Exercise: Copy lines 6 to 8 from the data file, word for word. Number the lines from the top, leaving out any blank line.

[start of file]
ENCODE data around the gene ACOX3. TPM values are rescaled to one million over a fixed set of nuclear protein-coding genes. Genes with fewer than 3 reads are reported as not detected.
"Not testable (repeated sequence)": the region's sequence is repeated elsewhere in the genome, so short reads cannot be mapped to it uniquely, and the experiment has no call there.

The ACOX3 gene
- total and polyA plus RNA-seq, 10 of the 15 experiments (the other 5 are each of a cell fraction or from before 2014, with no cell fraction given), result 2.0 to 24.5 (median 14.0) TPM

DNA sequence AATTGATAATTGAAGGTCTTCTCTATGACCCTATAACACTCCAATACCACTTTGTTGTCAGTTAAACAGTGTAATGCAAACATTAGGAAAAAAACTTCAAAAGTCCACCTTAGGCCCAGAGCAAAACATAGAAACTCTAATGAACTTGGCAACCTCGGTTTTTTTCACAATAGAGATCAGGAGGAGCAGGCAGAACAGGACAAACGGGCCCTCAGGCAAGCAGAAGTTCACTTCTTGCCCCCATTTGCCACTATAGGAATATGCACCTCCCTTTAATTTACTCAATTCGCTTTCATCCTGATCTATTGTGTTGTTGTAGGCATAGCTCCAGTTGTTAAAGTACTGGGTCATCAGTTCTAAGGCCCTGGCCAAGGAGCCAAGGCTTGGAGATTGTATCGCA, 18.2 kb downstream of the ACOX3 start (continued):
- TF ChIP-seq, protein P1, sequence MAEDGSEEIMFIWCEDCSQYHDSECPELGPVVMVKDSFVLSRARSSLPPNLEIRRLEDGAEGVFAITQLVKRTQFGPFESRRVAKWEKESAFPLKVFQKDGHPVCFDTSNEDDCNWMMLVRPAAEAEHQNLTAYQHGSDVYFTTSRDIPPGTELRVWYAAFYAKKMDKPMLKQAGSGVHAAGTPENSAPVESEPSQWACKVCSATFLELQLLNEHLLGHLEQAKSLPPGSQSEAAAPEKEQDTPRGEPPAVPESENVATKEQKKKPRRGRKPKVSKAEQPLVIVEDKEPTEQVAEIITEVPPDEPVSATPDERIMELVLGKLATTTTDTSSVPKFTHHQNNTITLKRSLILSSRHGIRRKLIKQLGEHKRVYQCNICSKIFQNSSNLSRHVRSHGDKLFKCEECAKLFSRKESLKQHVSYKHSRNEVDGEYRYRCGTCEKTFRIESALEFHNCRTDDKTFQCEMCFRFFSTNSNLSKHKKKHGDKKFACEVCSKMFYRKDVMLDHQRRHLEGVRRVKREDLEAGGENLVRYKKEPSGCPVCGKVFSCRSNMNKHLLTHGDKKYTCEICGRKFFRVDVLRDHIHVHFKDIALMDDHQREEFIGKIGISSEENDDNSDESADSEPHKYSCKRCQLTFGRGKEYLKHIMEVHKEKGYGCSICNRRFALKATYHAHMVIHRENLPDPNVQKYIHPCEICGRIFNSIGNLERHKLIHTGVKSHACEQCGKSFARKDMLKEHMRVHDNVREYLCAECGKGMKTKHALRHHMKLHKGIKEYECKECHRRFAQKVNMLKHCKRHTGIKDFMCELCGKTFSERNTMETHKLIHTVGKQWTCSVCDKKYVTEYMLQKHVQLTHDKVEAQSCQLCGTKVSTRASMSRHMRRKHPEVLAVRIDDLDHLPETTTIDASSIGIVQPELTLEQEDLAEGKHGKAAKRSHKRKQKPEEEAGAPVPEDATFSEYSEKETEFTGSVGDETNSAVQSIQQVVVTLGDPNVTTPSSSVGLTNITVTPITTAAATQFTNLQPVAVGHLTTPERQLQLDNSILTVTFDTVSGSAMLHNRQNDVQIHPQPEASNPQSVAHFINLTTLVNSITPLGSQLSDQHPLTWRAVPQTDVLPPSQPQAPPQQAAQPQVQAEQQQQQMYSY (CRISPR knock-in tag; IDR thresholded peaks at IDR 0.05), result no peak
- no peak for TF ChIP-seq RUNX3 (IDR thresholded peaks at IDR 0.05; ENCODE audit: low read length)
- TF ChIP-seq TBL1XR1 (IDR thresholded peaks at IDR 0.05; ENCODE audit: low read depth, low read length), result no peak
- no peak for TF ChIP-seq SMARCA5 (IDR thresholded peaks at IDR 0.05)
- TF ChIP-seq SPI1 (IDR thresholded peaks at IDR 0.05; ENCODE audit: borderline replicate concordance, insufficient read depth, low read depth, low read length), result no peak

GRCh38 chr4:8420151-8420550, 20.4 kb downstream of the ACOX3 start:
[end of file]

- TF ChIP-seq, protein P1, sequence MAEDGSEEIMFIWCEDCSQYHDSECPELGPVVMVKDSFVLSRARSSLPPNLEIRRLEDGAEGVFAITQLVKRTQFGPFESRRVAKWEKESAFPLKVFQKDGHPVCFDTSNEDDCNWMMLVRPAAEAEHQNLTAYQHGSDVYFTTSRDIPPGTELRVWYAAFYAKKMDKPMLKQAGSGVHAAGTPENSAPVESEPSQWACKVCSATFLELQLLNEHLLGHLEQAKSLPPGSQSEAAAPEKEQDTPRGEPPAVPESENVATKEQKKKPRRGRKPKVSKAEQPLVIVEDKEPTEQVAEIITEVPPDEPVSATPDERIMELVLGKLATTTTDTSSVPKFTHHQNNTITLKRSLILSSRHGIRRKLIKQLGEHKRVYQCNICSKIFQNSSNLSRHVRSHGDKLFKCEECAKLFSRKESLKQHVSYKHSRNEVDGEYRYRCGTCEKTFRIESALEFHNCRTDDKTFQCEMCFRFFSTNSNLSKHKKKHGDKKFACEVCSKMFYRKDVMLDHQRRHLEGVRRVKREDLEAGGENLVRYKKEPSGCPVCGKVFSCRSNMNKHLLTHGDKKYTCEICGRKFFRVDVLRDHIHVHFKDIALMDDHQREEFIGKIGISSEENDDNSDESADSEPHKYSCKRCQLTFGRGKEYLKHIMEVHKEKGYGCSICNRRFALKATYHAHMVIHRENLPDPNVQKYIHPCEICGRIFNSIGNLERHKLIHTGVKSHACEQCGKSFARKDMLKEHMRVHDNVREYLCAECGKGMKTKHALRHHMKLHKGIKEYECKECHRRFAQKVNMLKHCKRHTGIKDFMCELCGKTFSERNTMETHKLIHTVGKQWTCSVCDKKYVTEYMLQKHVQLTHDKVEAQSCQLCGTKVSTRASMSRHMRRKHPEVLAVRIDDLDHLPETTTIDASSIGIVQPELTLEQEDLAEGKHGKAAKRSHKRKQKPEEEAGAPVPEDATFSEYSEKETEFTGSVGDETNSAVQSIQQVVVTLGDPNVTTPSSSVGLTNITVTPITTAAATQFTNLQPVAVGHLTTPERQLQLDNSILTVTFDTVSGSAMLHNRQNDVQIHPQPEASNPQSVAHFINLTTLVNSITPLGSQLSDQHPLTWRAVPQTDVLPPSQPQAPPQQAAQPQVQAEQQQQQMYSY (CRISPR knock-in tag; IDR thresholded peaks at IDR 0.05), result no peak
- no peak for TF ChIP-seq RUNX3 (IDR thresholded peaks at IDR 0.05; ENCODE audit: low read length)
- TF ChIP-seq TBL1XR1 (IDR thresholded peaks at IDR 0.05; ENCODE audit: low read depth, low read length), result no peak